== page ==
MINNEAPOLIS — Minnesota GOP donor Anton Lazzaro used his wealth and political connections to coerce a 16-year-old into sex and then attempt to pay her family for their silence, according to allegations in a new lawsuit filed Tuesday, Sept. 7.
Jeff Anderson, a St. Paul-based attorney well-known for suing the Catholic church for child abuse, announced the lawsuit in a news conference, calling 30-year-old Lazzaro an audacious predator who served as "ringmaster" of the sex-trafficking enterprise. The girl posted allegations about Lazzaro on social media in July 2020, and Lazzaro proposed paying her and her parents $1,000 in "hush money" to sign a nondisclosure agreement, according to the lawsuit.
Instead, the family reached out to Anderson's firm, which helped them report the behavior to law enforcement, Anderson said.
"How many more are there out there that have been silenced and intimidated?" Anderson asked. "It's really scary what they did and tried to do here."
Lazzaro is being held in jail while facing a 10-count federal indictment alleging he paid underage girls — some as young as 15 — for sex in cash, and groomed them with presents such as a Prada purse, alcohol, vape pens and cellphones. Anderson praised the Minnesota U.S. Attorney's Office for investigating and charging Lazzaro, and asked any other victims to come forward to law enforcement.
Lazzaro's attorney, Zachary Lee Newland, did not respond immediately to a request for comment. But Newland has maintained his client's innocence in criminal proceedings, dismissing the allegations as anonymous and without merit.
The lawsuit describes Lazzaro as a "politically connected and wealthy adult," citing his public friendship with Jennifer Carnahan, who resigned from her post as GOP chairwoman after charges against Lazzaro went public.
"Lazzaro often flaunted his wealth and high-powered political connections to the public and on social media," the complaint states. "For example, Lazzaro posted pictures of himself carrying tens of thousands of dollars in cash, sitting atop a private jet, and driving in his Ferrari. Lazzaro's image could be found online next to several noteworthy politicians, political figures, and prominent members of the media."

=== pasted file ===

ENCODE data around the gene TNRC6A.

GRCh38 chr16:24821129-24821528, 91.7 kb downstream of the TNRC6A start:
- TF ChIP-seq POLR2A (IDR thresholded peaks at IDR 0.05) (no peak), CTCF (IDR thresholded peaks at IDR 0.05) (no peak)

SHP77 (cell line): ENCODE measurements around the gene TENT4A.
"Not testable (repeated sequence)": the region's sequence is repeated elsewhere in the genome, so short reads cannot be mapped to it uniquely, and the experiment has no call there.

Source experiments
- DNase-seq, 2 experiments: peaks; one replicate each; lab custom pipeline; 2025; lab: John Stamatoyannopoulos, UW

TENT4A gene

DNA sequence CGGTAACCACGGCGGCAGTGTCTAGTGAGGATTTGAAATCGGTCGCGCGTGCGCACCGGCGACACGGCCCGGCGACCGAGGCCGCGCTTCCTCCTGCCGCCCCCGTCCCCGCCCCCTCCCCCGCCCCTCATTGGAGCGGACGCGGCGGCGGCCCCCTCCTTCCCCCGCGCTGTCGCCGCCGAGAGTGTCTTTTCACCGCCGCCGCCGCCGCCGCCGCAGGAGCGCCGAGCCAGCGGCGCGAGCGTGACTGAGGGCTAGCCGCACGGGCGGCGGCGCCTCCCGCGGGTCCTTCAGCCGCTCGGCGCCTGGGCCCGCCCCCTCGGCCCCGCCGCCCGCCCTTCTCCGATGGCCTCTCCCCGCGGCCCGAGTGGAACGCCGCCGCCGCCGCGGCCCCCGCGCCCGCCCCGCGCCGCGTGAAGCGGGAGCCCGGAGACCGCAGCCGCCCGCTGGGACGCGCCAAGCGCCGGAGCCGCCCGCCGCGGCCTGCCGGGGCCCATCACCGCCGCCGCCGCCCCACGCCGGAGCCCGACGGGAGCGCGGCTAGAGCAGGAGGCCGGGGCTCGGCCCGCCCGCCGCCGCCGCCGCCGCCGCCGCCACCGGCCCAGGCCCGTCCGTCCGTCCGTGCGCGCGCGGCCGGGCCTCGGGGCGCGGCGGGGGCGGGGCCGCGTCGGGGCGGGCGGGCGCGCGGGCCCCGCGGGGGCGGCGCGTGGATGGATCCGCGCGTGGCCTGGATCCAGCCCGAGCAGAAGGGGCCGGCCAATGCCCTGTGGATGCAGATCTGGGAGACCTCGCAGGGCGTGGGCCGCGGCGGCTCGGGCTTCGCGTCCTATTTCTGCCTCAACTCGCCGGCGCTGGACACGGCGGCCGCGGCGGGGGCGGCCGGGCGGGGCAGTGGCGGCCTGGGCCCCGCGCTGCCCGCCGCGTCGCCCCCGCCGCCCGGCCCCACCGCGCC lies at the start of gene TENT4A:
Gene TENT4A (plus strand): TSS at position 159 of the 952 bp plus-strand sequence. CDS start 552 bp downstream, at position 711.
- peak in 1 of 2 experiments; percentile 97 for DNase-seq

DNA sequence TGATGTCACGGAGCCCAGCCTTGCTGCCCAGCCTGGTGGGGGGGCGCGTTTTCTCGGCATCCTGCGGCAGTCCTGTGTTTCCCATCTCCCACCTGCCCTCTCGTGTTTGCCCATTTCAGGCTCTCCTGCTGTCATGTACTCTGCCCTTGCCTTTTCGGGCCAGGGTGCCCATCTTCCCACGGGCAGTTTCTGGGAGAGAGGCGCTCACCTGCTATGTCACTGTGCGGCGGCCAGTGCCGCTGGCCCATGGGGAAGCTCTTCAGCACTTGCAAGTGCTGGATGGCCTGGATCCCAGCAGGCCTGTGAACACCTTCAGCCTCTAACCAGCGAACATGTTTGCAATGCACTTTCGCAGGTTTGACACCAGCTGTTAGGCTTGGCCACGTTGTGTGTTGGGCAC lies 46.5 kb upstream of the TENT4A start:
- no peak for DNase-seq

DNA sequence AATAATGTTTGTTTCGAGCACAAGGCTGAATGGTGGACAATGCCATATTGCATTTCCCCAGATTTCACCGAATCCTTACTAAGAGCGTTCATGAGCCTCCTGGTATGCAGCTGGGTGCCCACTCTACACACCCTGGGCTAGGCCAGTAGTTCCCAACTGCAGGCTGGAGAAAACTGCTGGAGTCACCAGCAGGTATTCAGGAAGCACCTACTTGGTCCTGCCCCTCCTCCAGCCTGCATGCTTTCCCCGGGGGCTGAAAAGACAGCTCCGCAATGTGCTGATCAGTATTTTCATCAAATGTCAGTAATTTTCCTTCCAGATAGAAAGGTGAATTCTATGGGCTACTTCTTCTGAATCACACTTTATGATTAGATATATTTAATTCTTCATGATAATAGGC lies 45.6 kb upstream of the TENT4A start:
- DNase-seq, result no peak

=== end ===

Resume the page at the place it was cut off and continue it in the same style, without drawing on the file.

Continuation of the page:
Using this power, Lazzaro allegedly recruited 19-year-old Gisela Medina, since-ousted chair of the University of St. Thomas College Republicans, to find underage girls and solicit them for "for his perverse and predatory pleasure" in exchange for money and gifts, according to Anderson. Medina is charged as Lazzaro's co-conspirator in the criminal case.
After the teenager posted allegations about Lazzaro on social media, two St. Paul-based lawyers acting on behalf of Lazzaro tried to "silence this victim and this family" through money and threats of a lawsuit for defamation, said Anderson. The proposed nondisclosure agreement admits "Mr. Lazzaro and [the teenager] had a consensual interaction in the recent past," he said.
Lazzaro's behavior inflicted psychological trauma on the unnamed teen and her family and they "will continue to incur expenses for medical and psychological treatment, therapy and counseling," according to the lawsuit.
"Tony Lazzaro and Gisela Medina — they stole her freedom for profit," said Stacy Benson, another attorney for Anderson's firm. "And hopefully through this process, [she] can get and recover the power and the control that was stolen from her as a child."
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